Thursday, May 25, 2023

through the gate, beneath the pylon, escape, kellogg college creative writing competition - loved every minute, blue plaque for iris murdoch!

There is a little path, off to the left as I walk in to work, these days, which takes me through a metal gate, beneath a huge electricity pylon, into a field of buttercups.

I turn right and I'm only in the field for five minutes - if that - before I leave and pick up the cycle track to Osney Island.

But those few minutes, so unpromising, passing under the pylon, are an escape - a refreshment that sets the day right.


A week ago, I attended the Kellogg College Creative Writing competition: the readings, the announcement of the winner and runners up, and the guest night dinner. Wonderful evening! And it was a great honour to be one of the judges and to introduce the readings. Loved every minute!


Updated, Sat 27 May

So excited to read about the unveiling of the blue plaque for Iris Murdoch, which took place at 30 Charlbury Road yesterday! Part of a double celebration, with a plaque for Philippa Foot being unveiled later in the day, at 15 Walton Street!

Sunday, May 14, 2023

allium posy, dearest friends, allotmenting, strategic year, uncertain hope of apples, busy trinity weeks, kellogg college creative writing competition!


J's posy for the bedside table of dearest friends staying with us last Friday. Allium flowers and leaves from a plant whose name I couldn't pronounce, let alone remember.

Have at least been able to make some modest progress on the allotment this weekend. Cutting giant leaves of grass and digging, in preparation for construction of raised beds in the summer. A strategic year, this one, with not much grown, although J has planted out broad beans and I have been harvesting asparagus.

Apple blossom was abundant a few weeks ago but there were keen frosts and we live in uncertain hope of some fruits. It's so difficult to tell what the damage was at this stage.

Middle weeks of Trinity term, which mean loads of work.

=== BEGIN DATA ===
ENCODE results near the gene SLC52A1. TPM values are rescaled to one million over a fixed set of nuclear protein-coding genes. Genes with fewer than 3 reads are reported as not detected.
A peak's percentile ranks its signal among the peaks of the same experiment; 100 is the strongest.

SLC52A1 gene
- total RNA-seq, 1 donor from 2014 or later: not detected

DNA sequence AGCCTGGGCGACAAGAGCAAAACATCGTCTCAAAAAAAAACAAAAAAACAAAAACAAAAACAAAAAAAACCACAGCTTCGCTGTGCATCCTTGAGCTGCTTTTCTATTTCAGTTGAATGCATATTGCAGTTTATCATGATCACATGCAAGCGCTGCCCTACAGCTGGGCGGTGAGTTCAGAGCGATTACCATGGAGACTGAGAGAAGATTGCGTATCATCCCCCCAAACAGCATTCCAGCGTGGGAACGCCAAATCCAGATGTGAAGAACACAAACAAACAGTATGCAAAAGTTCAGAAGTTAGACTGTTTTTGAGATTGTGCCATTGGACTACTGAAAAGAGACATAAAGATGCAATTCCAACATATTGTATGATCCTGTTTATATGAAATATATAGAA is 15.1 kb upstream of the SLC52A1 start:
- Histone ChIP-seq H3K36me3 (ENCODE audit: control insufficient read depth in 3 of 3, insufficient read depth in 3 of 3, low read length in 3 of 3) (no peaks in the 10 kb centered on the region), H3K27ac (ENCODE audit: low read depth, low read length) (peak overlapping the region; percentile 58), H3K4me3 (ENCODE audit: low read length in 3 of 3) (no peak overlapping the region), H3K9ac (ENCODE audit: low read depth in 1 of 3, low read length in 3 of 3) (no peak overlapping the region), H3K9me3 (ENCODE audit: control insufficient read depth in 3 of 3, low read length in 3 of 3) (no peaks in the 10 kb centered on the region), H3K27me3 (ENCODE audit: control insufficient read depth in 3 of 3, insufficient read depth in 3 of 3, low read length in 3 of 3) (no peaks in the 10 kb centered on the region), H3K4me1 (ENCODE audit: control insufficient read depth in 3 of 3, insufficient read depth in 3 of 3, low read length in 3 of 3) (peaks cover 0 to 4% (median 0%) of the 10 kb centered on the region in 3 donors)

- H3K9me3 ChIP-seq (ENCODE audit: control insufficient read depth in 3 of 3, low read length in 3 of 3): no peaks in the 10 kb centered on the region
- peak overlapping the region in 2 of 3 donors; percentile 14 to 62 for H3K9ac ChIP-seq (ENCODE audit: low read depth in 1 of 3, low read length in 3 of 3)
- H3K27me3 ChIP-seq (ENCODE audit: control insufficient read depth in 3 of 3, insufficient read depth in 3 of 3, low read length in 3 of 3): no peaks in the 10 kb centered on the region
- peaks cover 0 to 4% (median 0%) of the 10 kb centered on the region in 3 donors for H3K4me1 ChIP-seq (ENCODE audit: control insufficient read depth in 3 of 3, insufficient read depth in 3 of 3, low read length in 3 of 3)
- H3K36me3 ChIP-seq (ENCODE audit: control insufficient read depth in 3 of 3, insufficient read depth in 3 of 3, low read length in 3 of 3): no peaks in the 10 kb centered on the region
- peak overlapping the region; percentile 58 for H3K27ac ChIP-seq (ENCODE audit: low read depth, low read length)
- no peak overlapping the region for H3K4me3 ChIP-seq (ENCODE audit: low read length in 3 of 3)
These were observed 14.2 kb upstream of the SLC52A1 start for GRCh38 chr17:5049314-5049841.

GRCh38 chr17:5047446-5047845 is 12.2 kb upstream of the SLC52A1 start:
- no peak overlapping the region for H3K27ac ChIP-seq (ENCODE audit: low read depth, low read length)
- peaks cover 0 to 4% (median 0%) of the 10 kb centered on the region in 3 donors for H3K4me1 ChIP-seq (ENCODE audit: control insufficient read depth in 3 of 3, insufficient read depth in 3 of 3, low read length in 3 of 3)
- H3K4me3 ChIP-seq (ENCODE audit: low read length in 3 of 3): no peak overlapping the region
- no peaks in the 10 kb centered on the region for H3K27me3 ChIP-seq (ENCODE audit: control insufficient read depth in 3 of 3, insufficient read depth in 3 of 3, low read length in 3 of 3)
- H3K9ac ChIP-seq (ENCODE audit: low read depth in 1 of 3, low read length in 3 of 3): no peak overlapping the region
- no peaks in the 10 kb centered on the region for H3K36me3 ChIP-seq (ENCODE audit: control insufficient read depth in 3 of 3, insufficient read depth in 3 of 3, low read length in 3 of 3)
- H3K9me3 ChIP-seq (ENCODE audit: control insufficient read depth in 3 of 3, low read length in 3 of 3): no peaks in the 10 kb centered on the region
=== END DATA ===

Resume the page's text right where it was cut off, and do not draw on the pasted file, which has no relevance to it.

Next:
Looking forward to Thursday's guest night dinner at Kellogg and the announcement of the winner and runners up in the college creative writing competition!

Sunday, May 7, 2023

coronation in west oxfordshire!

Don't have a telly, so missed the real thing. But who needed that when we had this in the village!

Don't know who did it but was amazing!

Saturday, April 15, 2023

waterlogged, swans swimming or paddling, egret, waterfall, patchy

Waterlogged fields in the Thames valley, what with the heavy rains.

The swans on the oil seed rape crop were seen when I was cycling down a side road from Aston towards Yelford. Something of a lake - with 20 or more of the big birds swimming or paddling.

The egret I snapped yesterday, when taking our dog for a long walk - at that point we were three-quarters the way down Hayway Lane.

A few minutes earlier we were alongside one of the few fields of winter oilseed rape (it's a popular crop this year) that had remained fairly dry. The sound of gentle rain on the tall, in-flower and fleshy-leaved plants was like a distant waterfall.

On the way back we came across the farm manager beside the same field and he said, 'The crops should be looking like that one.' Then he pointed at the other fields which were patchy, with huge saturated-earth gaps and few of the stunted plants flowering.

Tuesday, April 11, 2023

lunchtime osney walks, changes, still recognisable, memories, ... pretty much


I occasionally take a lunchtime walk to Osney Island via the Oxford canal and Thames path. Reminding myself of where we lived for 14 years.

In some ways it has changed - terraced cottages done up to a higher spec, two houses knocked into one. Here and there, architectural new-builds - traditional outlines, bold panels of glass, metal and wood. There is a feeling of greater prosperity, a different demographic. The infrastructure of the waterways that make it an island - sluices, the hydroelectric project at the lock (that never used to be there!) - are brightly engineered. Their predecessors were simpler, and speckled with rust.

It is great to see both pubs now thriving.

I will always miss Woodward's bakery, which was redeveloped as houses well before we left. We used to live just up from it and loved the smell of the bread.

But in spite of the changes, there is easily enough to remind me of how things were and for memories to overlay. Friendships, chats in pubs, parties, voices, light through the willow branches or fleeting on the water, the people we said hello to but never got to know.

One time recently, someone was heading up the main street and I thought, I know that walk, even after twenty-two years.

A big change is the demolition of most of the old electric lighting station on the opposite bank of the river - only the facades remaining. In time this will be student accommodation.

I remember rowing our boat - bought, opportunly, shortly before we decided to leave and used only once - past the station. 'Past' taking a long while, as we went round and round!

Another time we were sitting at one of the benches by the Waterman's Arms, and there was a splashing commotion in front of the station and a young signet was pulled sharply underwater - by a huge pike, presumably.

Life wasn't always idyllic on Osney - but pretty much.